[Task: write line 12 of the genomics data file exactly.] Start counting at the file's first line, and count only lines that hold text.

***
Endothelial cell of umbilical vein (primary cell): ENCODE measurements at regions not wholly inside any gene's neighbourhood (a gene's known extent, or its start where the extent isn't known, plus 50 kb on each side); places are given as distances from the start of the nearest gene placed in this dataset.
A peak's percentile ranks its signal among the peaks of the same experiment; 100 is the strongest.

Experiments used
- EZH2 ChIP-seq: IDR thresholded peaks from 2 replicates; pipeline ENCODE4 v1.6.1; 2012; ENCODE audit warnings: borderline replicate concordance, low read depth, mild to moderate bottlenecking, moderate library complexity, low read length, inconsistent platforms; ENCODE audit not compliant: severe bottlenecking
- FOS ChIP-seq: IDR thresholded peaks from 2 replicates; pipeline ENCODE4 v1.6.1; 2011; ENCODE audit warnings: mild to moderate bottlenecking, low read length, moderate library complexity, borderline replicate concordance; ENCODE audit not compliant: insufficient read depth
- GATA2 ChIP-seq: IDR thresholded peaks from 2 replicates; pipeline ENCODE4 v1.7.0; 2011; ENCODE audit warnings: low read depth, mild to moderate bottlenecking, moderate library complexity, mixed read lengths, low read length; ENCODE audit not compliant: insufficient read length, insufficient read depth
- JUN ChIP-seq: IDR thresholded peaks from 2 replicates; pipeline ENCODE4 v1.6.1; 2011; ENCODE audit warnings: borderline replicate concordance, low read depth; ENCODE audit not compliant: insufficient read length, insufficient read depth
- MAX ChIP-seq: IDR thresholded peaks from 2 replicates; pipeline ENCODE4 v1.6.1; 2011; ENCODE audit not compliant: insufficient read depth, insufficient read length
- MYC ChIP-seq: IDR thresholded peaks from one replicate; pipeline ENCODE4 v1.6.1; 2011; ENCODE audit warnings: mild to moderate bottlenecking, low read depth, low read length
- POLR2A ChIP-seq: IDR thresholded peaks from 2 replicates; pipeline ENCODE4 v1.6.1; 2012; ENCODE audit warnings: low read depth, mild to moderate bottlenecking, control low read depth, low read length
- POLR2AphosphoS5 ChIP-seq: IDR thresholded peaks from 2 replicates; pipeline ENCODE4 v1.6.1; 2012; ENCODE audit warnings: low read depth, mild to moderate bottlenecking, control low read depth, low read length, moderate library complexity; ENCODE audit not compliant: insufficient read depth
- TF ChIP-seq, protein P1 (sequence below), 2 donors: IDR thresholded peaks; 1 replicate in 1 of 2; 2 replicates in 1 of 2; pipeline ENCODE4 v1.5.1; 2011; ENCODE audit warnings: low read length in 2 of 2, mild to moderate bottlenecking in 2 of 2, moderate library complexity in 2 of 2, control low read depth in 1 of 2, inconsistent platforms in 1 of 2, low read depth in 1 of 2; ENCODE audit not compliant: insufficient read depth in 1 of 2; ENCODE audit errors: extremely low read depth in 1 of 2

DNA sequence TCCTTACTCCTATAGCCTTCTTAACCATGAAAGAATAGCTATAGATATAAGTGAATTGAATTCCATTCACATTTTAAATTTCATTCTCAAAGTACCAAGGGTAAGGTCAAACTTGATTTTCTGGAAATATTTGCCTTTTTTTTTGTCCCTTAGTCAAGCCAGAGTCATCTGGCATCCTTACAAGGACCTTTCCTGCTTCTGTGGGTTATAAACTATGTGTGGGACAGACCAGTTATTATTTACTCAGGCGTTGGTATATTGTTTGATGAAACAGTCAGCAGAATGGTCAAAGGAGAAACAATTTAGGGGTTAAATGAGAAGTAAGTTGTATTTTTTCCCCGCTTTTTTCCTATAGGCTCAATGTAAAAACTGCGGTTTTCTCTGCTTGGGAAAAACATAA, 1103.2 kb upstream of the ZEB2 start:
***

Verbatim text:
- TF ChIP-seq, protein P1 (sequence below), 2 donors: IDR thresholded peaks; 1 replicate in 1 of 2; 2 replicates in 1 of 2; pipeline ENCODE4 v1.5.1; 2011; ENCODE audit warnings: low read length in 2 of 2, mild to moderate bottlenecking in 2 of 2, moderate library complexity in 2 of 2, control low read depth in 1 of 2, inconsistent platforms in 1 of 2, low read depth in 1 of 2; ENCODE audit not compliant: insufficient read depth in 1 of 2; ENCODE audit errors: extremely low read depth in 1 of 2